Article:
Mike Spoodles' Old-Timey Hobo Vegetable Soup

For the past three weeks, I’ve been actually cooking. Homemade vegetable soup, sir. Sure, it’s a meal that requires absolutely no maintenance, but it is fresher than anything you’re going to nuke up in the microwave. In a world drowning in preservatives and sassafrass (the ‘frass is not to be confused with sassafras, which is a fresh oil used to make root beer and ecstasy), you can never have enough fresh, unrefined produce.

My favorite part about my Old-Timey Hobo Vegetable Soup is that it is literally made of whatever you have laying around, assuming that whatever-you-have-laying-around is not your kid brother.

THE BROTH

Hobo Soup at workStewed tomatoes (canned–no salt added). This was a recommendation that initially turned me on to this “recipe” of sorts. You dump a can of stewed tomatoes (113 calories total) into a pot and add two- to four cans-full of water, making a nice, red, tomatoey broth. Any canned tomato will do, really. I accidentally bought diced tomatoes and they seemed to work fine (just fine). Watch out–most canned vegetables are doped up on sodium. Do yourself and your heart a favor. Go low-sodium and season your soup to taste later.

V8 Juice (low sodium, natch). If you’re looking for something with a bit more of a bouquet, V8 100% Vegetable Juice will work in a pinch. The reddish gunk is a mixture of tomatoes, carrots, celery, beets, parsley, lettuce, watercress, and spinach (AND IT TASTES AS GOOD AS IT SOUNDS). As a juice it is probably the most horrid thing known to man. As a broth? Well, it’ll do. Water it down to taste and plunk in your miscellaneous fillings. Tomato juice will also work, although at that point shouldn’t you get the actual tomato goodness of a can of stewed tomatoes?

Vegetable broth. Somehow there is an option even lazier than the previous two options. Available in convenient off-the-shelf can form, vegetable broth is the boiled-down essence of any number of stinky vegetables. You’ll probably fare better, though, making your own vegetable broth if you have the time.

OTHER BROTH ALTERNATIVES: Of course you could make the broth out of just about anything. You could use plain old water and spice it up. If you’re a meat-eater, you could obviously go for the old standby chicken broth.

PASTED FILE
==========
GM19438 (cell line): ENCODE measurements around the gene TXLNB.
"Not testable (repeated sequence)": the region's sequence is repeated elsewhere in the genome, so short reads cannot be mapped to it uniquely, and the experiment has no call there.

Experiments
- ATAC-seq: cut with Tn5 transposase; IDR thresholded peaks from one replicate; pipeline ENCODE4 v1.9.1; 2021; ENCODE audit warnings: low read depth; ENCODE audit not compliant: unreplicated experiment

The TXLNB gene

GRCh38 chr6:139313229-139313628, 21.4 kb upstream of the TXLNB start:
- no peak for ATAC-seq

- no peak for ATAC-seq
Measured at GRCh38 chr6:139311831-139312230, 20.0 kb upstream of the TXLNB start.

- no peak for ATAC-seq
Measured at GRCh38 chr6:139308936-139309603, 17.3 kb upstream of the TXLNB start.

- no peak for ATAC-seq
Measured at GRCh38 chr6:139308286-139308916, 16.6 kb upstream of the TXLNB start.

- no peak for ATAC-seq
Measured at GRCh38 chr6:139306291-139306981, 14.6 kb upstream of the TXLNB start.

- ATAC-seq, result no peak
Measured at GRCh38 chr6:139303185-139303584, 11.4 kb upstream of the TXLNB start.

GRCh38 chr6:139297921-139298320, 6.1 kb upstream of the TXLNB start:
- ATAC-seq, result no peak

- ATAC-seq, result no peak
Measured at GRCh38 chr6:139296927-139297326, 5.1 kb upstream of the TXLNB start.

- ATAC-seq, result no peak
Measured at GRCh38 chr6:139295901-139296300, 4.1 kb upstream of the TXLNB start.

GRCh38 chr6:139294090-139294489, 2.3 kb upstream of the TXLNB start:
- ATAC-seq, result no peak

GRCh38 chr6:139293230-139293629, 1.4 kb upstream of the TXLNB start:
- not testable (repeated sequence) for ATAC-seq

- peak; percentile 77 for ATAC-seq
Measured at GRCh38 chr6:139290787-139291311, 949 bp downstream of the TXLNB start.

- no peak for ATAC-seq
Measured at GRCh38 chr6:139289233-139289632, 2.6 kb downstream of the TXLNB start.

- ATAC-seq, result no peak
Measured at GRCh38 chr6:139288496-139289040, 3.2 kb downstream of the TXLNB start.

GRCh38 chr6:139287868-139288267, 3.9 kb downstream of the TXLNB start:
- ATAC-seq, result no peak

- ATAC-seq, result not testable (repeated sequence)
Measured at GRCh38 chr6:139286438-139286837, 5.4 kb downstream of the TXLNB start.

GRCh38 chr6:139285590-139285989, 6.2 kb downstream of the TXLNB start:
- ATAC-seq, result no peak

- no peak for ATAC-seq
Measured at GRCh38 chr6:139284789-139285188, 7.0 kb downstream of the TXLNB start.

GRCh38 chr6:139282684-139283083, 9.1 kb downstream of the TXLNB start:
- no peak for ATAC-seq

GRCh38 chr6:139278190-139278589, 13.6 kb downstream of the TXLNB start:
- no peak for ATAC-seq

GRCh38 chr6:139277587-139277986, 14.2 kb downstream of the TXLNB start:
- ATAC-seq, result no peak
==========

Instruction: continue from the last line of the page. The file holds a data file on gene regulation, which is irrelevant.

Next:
AND NOW TO THE VEGETABLES

Once again, the sky is the limit here. Whatever you have that is fresh and lingering around your kitchen can go into this pot. As a for-instance, here are the things that went into my soup tonight:

  • 1 red pepper
  • 1 yellow pepper
  • 1 green pepper (my peppers were shriveling)
  • 100g fresh onion
  • 10g garlic
  • 2 beets
  • 3 spears asparagus
  • 30g baby portabello mushrooms
  • 10 radishes

Beets have been a must-have in my soups for the past week. Not only do they add a subtle hint of sweetness (which is sorely lacking in most vegetables), but they will turn your soup blood red. For a less-messy option, you can chop up an apple to offset the veggies with sweetness.

Other favorites of mine include: zucchini, cabbage, carrots, celery, eggplant. You can boil an egg (or an egg white) in the broth as well.

Experiment gone horribly wrong: fresh jalapeo peppers, which are apparently as unappetizing in soup as they are in bulk eating contests.

PREPARATION

After all of the ingredients are tossed into a pot willy-nilly, bring the concoction to a boil. Once your soup has been boiling for several minutes, reduce the heat and cover your pot. Leave covered until you are ready to serve. Everything will get tender. Your veggies and broth will begin to influence each other with their flavors.

This soup can serve one or many. The nutritional value of an entire batch is generally less than 400 calories. With that said, it’s a very filling dish. If you attempt to eat the whole thing in one sitting, your stomach will probably rupture.

I’d strongly recommend this soup if you are looking for a filling, low-calorie, fat-free meal, or just a way to experiment with new and different vegetables. The only thing missing is the stone.

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5 Responses to “Mike Spoodles' Old-Timey Hobo Vegetable Soup”

  1. Stop making me wish I could cook, ass.

  2. Are you unable to cook because of your particular set-up, or do you just lack the ability? If it’s the latter, I’m in the same boat. I’m hoping that blogging will help me learn and improve.

    And it HAS! Tonight I sauteed an exotic spice called “pepper” on my turkey cutlet, and the resulting dish tasted exponentially better than the previous night’s “rubbery turkey cutlet with yellow mustard.”

  3. Definitely lack the ability, and also I guess the motivation. I’ve always looked at eating as a chore, and to this day never get excited about what’s presented to me as absolutely fantastic food. I don’t mind eating pasta and toast for weeks on end, as they usually mean I don’t have to spend much time in the kitchen (away from my computer).

    In my building there are a ton of awesome chefs, and I share a kitchen with several. Long ago I promised myself I would take advantage of this wondrous opportunity to hone my culinary prowess, but then I went back to my room and read my RSS feeds.

  4. Aha! When you share a kitchen with awesome cooks, there’s no reason to do any of that work yourself!

    I actually read my RSS feeds WHILE I’m cooking. Well, not during the prep process, but there’s a lot of idle time while everything is on-range or in-oven for me to toodle around like a doof. Still, not sure if I’m ever going to become culinarily adequate or if I’m just going to end up throwing microwaved food in a blender and calling it a recipe for the rest of my blogging days.

  5. Interesting~ I got given a horde of fruit last week from a friend and decided to make something out of it all – found some unique juice recipes here if you’re interested

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